Advertisement

2020 Nobel Prize in Physiology or Medicine Awarded to Team Who Discovered Hepatitis C Virus


Advertisement
Get Permission

This year’s Nobel Prize in Physiology or Medicine was awarded to three scientists who have made a decisive contribution to the treatment of blood-borne hepatitis, a major global health problem that causes cirrhosis and liver cancer in people around the world. Harvey J. Alter, MD; Michael Houghton, PhD, DSc Hon; and Charles M. Rice, PhD, made seminal discoveries that led to the identification of the hepatitis C virus.

Harvey J. Alter, MD

Harvey J. Alter, MD

Michael Houghton, PhD, DSc Hon

Michael Houghton, PhD, DSc Hon

Charles M. Rice, PhD

Charles M. Rice, PhD

Prior to their work, the discovery of the hepatitis A and B viruses had been critical steps forward, but the majority of blood-borne hepatitis cases remained unexplained. The discovery of hepatitis C virus revealed the cause of the remaining cases of chronic hepatitis and made possible blood tests and new medicines that have saved millions of lives. Hepatitis is mainly caused by viral infections, although alcohol abuse, environmental toxins, and autoimmune disease are also important causes. In the 1940s, it became clear that there are two main types of infectious hepatitis.

The first, named hepatitis A, is transmitted by polluted water or food and generally has little long-term impact on the patient. The second type (encompassing both hepatitis B and hepatitis C) is transmitted through blood and bodily fluids and represents a much more serious threat, since it can lead to a chronic condition, with the development of cirrhosis and liver cancer. With this type of hepatitis, otherwise healthy individuals can be silently infected for many years before serious complications arise. Blood-borne hepatitis is associated with significant morbidity and mortality and causes more than a million deaths per year worldwide, thus making it a global health concern on a scale comparable to human immunodeficiency virus and tuberculosis.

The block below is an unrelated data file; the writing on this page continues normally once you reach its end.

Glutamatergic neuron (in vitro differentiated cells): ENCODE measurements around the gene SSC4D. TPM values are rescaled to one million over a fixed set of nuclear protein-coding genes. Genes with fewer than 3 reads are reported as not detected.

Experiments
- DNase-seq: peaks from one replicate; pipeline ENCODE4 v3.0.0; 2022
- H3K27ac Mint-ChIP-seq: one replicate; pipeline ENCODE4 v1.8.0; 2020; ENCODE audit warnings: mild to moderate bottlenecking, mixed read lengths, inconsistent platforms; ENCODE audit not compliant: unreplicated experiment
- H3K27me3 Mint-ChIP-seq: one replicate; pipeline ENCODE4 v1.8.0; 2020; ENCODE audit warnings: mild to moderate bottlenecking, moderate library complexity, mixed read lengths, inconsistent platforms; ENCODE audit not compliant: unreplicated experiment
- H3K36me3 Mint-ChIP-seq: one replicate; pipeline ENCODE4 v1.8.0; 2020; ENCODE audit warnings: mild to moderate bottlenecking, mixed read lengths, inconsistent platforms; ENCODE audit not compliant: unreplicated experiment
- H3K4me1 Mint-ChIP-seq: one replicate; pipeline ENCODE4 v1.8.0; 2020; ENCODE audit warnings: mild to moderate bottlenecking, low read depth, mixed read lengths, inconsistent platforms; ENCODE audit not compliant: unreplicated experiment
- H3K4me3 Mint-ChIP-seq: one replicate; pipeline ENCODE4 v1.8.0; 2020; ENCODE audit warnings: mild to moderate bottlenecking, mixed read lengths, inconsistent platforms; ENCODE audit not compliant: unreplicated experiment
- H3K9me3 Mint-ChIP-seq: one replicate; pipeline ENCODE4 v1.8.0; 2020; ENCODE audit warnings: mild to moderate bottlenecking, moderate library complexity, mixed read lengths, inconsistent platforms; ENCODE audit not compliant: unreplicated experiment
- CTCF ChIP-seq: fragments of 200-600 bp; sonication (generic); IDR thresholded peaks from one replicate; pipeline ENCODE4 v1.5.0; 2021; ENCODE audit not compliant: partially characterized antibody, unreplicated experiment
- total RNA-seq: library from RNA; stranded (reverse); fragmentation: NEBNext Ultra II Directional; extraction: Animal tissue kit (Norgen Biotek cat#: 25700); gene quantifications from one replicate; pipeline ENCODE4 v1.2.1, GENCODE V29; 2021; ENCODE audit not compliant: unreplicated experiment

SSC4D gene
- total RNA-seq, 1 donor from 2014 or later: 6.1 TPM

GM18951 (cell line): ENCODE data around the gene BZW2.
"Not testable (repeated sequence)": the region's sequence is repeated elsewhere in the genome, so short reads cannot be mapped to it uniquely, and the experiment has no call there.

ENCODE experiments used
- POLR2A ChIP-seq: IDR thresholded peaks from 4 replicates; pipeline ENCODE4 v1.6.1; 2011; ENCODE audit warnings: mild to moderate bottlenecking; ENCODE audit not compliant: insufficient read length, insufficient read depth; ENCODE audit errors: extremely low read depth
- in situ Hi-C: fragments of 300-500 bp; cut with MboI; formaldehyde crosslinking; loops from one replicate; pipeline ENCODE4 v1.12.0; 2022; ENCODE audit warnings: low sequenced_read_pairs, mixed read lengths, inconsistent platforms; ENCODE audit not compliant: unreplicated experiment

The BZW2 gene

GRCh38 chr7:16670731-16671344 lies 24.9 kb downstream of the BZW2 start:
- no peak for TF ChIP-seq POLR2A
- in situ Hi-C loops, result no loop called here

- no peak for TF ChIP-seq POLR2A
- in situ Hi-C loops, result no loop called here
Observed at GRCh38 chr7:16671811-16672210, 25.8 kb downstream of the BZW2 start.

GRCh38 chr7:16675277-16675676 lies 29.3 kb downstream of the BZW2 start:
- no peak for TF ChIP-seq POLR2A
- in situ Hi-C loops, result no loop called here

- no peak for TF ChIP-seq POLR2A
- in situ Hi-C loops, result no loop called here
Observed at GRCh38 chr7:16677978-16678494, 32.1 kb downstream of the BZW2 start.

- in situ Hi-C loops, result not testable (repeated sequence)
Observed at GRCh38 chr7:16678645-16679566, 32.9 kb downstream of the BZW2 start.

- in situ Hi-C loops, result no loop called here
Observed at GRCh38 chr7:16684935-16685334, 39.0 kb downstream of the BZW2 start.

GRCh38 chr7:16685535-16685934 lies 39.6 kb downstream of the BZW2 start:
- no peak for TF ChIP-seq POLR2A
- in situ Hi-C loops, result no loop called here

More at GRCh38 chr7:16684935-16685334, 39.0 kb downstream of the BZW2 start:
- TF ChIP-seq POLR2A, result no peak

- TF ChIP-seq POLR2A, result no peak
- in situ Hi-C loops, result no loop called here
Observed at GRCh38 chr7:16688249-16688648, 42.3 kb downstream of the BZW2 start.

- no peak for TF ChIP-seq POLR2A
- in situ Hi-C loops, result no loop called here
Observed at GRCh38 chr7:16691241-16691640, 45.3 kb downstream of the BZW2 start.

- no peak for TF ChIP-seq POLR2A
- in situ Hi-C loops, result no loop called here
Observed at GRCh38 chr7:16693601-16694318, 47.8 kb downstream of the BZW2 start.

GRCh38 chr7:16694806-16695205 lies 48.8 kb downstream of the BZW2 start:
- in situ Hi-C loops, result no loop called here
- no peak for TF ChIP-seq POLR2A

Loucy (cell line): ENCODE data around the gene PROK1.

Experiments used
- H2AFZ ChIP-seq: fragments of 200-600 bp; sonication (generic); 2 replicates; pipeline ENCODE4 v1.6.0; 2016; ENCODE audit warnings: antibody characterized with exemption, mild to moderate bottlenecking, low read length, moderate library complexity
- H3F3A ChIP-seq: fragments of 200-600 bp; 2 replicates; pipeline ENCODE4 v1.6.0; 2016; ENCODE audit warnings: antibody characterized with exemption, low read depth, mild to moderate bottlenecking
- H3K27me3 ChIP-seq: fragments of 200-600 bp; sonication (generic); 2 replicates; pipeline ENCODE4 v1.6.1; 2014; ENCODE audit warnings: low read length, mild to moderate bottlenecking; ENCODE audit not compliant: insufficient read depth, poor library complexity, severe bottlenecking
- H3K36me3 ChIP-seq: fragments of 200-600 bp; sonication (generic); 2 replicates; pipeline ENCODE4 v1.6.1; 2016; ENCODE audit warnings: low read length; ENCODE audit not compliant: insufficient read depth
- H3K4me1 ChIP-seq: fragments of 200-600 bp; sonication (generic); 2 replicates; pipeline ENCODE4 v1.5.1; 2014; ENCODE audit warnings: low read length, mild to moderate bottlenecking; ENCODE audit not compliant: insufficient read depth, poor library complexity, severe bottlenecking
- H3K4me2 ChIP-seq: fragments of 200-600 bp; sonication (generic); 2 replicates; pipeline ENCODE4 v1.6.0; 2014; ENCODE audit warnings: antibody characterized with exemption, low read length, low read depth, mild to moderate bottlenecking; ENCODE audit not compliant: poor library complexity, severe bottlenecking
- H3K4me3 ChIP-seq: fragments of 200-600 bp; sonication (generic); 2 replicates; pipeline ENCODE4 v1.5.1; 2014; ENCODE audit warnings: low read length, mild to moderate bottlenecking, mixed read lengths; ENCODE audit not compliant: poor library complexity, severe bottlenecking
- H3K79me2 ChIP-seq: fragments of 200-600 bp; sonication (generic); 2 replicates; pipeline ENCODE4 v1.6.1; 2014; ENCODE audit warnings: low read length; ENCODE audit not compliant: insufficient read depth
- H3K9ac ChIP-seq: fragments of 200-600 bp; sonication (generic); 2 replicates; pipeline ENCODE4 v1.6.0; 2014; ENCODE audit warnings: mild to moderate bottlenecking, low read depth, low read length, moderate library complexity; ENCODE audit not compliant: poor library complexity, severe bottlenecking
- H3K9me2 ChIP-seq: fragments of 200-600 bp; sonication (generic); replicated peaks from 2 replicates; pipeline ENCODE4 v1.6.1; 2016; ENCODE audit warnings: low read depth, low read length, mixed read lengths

Unknown Source of Infections

The key to successful intervention against infectious diseases is to identify the causative agent. In the 1960s, Baruch Blumberg, MD, DPhil, determined that one type of blood-borne hepatitis was caused by a virus that became known as hepatitis B virus, and the discovery led to the development of diagnostic tests and an effective vaccine. Dr. Blumberg was awarded the Nobel Prize in Physiology or Medicine in 1976 for this discovery.